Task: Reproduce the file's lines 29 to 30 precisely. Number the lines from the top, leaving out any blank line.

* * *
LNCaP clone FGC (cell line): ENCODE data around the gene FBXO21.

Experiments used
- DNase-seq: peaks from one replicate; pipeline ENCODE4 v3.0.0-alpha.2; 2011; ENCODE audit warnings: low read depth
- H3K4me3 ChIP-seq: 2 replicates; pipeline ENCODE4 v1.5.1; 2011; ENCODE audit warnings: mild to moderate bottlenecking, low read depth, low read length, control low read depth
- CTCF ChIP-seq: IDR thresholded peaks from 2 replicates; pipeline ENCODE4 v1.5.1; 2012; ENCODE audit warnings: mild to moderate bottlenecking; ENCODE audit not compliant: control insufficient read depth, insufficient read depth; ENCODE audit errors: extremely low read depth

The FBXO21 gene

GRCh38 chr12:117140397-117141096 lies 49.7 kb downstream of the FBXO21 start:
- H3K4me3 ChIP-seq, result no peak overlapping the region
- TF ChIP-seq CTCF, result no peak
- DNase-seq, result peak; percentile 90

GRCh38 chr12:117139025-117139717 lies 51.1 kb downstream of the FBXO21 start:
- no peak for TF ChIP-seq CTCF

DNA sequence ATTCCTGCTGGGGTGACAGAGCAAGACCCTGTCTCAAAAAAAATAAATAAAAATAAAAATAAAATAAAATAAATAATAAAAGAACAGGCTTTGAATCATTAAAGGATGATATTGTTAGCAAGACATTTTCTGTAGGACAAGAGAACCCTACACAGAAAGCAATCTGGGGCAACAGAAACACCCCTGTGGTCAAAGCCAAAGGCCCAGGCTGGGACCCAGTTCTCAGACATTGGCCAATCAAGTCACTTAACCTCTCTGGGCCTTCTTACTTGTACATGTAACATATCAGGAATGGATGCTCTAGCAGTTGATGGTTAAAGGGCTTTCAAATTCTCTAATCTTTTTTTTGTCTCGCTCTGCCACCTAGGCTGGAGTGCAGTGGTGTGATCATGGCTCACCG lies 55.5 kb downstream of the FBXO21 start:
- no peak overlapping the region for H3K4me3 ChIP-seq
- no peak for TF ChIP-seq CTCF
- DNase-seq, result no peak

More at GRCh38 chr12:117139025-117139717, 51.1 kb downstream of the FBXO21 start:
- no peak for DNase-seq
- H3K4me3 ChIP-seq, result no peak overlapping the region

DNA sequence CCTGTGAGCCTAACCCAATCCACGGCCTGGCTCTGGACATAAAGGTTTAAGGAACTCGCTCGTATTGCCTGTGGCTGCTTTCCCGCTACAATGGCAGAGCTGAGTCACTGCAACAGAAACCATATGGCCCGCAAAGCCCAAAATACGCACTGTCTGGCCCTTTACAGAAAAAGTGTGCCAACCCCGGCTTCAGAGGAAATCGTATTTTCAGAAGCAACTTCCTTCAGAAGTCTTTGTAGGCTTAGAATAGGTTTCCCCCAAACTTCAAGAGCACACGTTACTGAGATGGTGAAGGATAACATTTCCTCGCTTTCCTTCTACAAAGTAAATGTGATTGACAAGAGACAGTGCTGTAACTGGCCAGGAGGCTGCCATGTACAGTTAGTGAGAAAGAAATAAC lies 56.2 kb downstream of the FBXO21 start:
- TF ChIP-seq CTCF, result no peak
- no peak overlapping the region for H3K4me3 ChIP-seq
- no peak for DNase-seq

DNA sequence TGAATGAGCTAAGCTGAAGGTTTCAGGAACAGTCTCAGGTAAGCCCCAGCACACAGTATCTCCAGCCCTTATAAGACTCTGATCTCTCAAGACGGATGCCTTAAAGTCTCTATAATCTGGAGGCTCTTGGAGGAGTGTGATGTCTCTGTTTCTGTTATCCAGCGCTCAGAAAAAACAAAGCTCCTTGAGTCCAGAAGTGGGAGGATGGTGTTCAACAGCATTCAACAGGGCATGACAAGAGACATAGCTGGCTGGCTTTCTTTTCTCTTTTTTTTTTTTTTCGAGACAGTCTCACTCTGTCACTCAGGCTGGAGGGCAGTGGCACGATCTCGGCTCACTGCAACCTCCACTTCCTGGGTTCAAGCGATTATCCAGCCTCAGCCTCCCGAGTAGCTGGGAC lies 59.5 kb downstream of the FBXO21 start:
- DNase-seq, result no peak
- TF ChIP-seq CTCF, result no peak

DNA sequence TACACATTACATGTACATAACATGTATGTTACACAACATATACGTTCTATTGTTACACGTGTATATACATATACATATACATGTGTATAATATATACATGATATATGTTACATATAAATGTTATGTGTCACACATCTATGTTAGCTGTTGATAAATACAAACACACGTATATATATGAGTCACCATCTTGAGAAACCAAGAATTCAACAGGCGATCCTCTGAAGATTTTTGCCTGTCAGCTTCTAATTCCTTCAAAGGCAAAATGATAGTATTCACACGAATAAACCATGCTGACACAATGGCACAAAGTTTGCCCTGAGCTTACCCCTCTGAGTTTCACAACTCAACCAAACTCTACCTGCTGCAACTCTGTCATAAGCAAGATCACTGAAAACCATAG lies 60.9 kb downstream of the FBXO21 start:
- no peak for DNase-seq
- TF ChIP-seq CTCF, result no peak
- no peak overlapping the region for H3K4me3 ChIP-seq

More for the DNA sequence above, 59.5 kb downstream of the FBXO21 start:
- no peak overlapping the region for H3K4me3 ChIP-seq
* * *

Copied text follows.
- TF ChIP-seq CTCF, result no peak
- no peak overlapping the region for H3K4me3 ChIP-seq